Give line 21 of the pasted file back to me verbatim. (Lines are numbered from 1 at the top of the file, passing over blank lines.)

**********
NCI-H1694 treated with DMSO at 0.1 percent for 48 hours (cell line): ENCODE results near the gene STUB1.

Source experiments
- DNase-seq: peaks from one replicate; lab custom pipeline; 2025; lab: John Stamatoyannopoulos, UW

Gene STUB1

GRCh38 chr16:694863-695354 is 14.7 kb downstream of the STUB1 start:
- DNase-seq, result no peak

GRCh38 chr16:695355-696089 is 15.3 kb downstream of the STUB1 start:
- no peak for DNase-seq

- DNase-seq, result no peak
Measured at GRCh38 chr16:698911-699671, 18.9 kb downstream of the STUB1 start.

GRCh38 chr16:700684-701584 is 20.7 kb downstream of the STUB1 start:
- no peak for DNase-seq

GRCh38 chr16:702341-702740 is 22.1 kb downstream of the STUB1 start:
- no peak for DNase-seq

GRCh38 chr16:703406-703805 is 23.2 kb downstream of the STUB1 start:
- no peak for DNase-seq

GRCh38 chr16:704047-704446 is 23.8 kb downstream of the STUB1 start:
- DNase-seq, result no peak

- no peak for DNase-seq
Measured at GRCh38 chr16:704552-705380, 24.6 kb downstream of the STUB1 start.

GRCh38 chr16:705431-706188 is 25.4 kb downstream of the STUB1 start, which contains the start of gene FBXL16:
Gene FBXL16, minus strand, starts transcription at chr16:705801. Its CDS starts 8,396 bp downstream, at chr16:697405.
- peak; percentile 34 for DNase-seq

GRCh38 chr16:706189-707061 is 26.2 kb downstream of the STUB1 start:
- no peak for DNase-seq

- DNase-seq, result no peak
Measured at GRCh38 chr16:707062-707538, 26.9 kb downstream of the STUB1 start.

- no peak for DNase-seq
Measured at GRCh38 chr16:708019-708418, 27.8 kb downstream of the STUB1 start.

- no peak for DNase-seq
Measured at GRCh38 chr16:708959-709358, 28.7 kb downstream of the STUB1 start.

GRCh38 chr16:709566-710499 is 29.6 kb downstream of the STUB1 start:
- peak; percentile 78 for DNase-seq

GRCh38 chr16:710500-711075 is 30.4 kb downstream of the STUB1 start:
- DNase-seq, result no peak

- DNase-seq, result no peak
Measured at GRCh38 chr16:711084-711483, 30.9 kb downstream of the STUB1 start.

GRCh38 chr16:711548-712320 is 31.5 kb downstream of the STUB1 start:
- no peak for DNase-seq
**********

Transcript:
GRCh38 chr16:705431-706188 is 25.4 kb downstream of the STUB1 start, which contains the start of gene FBXL16: